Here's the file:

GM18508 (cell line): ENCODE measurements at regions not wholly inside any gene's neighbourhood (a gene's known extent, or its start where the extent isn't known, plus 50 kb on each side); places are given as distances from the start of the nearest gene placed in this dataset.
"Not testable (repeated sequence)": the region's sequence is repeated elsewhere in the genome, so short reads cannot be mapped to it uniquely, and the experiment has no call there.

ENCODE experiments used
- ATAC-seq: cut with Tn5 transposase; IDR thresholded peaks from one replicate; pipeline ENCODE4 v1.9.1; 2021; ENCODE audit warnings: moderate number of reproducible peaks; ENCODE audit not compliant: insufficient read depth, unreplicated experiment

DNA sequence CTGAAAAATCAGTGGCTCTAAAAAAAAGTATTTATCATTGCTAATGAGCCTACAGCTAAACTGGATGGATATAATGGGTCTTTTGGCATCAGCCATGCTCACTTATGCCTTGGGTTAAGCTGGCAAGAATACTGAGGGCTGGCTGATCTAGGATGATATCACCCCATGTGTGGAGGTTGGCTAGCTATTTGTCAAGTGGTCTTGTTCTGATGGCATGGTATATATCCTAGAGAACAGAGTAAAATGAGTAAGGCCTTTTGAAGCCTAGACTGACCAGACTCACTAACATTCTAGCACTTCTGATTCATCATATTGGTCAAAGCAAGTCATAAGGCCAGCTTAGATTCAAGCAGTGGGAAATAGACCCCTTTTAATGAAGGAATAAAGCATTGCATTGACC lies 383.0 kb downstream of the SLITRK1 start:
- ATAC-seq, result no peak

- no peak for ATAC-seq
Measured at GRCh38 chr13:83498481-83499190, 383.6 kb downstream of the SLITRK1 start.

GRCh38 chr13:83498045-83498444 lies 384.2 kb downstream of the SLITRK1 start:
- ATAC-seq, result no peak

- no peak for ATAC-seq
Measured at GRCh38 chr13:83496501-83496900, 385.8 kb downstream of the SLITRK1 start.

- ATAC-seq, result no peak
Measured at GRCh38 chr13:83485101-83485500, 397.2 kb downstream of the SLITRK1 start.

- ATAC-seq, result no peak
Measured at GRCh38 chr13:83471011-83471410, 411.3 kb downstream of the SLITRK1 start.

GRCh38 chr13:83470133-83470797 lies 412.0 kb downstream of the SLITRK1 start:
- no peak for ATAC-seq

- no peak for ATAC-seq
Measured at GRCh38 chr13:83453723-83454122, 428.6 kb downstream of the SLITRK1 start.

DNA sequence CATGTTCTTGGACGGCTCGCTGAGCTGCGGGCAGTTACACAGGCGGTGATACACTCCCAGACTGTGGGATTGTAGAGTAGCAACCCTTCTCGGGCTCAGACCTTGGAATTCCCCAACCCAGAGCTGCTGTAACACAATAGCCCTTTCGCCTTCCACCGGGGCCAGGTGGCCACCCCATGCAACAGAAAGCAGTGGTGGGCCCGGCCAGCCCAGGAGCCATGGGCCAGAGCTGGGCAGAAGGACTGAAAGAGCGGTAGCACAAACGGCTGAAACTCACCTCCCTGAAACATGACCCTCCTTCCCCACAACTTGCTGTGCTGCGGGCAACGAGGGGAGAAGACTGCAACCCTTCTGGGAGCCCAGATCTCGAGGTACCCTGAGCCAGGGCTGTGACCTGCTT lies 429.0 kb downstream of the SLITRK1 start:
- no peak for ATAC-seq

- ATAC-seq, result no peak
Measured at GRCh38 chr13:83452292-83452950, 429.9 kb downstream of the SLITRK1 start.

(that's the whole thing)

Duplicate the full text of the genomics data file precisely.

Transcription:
GM18508 (cell line): ENCODE measurements at regions not wholly inside any gene's neighbourhood (a gene's known extent, or its start where the extent isn't known, plus 50 kb on each side); places are given as distances from the start of the nearest gene placed in this dataset.
"Not testable (repeated sequence)": the region's sequence is repeated elsewhere in the genome, so short reads cannot be mapped to it uniquely, and the experiment has no call there.

ENCODE experiments used
- ATAC-seq: cut with Tn5 transposase; IDR thresholded peaks from one replicate; pipeline ENCODE4 v1.9.1; 2021; ENCODE audit warnings: moderate number of reproducible peaks; ENCODE audit not compliant: insufficient read depth, unreplicated experiment

DNA sequence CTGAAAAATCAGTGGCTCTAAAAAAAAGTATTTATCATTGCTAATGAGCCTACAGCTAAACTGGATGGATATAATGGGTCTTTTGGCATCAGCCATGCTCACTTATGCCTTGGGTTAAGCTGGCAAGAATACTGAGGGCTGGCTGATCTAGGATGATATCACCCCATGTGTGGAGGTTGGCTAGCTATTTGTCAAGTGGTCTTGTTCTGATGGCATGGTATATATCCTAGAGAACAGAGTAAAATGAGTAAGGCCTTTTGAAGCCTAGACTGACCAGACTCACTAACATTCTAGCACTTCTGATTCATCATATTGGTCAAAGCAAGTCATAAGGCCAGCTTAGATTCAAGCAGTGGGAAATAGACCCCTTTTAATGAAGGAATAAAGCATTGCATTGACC lies 383.0 kb downstream of the SLITRK1 start:
- ATAC-seq, result no peak

- no peak for ATAC-seq
Measured at GRCh38 chr13:83498481-83499190, 383.6 kb downstream of the SLITRK1 start.

GRCh38 chr13:83498045-83498444 lies 384.2 kb downstream of the SLITRK1 start:
- ATAC-seq, result no peak

- no peak for ATAC-seq
Measured at GRCh38 chr13:83496501-83496900, 385.8 kb downstream of the SLITRK1 start.

- ATAC-seq, result no peak
Measured at GRCh38 chr13:83485101-83485500, 397.2 kb downstream of the SLITRK1 start.

- ATAC-seq, result no peak
Measured at GRCh38 chr13:83471011-83471410, 411.3 kb downstream of the SLITRK1 start.

GRCh38 chr13:83470133-83470797 lies 412.0 kb downstream of the SLITRK1 start:
- no peak for ATAC-seq

- no peak for ATAC-seq
Measured at GRCh38 chr13:83453723-83454122, 428.6 kb downstream of the SLITRK1 start.

DNA sequence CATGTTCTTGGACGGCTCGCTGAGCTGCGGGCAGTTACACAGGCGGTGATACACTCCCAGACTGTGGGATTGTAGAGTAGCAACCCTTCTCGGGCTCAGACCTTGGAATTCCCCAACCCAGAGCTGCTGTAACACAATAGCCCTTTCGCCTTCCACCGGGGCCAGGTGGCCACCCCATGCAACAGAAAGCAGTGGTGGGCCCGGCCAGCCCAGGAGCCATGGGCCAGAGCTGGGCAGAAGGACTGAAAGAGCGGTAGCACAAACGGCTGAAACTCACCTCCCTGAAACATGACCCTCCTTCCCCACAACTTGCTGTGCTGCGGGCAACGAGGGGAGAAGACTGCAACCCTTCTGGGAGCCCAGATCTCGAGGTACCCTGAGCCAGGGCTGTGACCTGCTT lies 429.0 kb downstream of the SLITRK1 start:
- no peak for ATAC-seq

- ATAC-seq, result no peak
Measured at GRCh38 chr13:83452292-83452950, 429.9 kb downstream of the SLITRK1 start.